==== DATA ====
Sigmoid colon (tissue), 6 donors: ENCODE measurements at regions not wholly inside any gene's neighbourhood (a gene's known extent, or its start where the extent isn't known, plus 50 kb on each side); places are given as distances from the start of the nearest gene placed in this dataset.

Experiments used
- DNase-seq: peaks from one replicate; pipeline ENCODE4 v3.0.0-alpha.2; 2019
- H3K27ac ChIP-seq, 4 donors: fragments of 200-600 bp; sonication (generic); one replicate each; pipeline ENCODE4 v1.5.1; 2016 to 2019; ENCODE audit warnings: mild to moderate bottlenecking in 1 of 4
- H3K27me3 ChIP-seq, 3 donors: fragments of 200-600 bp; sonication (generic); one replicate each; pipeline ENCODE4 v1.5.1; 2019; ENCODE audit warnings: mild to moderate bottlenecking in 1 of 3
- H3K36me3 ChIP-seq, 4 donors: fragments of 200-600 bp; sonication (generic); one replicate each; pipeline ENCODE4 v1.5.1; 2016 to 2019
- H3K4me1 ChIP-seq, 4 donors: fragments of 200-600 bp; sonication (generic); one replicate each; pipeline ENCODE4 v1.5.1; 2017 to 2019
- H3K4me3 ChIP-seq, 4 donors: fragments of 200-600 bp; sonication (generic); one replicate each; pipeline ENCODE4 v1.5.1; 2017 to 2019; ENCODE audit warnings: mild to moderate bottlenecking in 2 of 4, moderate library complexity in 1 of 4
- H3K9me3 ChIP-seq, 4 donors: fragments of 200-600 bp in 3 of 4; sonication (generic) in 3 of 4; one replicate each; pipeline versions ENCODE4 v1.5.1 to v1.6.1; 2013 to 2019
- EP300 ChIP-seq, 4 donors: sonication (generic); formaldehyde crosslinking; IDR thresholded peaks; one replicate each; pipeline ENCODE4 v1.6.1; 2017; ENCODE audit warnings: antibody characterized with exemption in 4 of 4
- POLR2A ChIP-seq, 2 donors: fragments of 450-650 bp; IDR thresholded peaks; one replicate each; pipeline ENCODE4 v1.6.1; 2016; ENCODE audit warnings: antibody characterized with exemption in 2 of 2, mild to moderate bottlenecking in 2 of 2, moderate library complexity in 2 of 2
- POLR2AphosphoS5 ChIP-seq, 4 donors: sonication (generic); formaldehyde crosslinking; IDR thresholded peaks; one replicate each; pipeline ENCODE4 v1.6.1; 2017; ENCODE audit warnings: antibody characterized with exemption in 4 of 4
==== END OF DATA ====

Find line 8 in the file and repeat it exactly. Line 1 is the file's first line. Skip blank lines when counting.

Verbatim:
- H3K4me3 ChIP-seq, 4 donors: fragments of 200-600 bp; sonication (generic); one replicate each; pipeline ENCODE4 v1.5.1; 2017 to 2019; ENCODE audit warnings: mild to moderate bottlenecking in 2 of 4, moderate library complexity in 1 of 4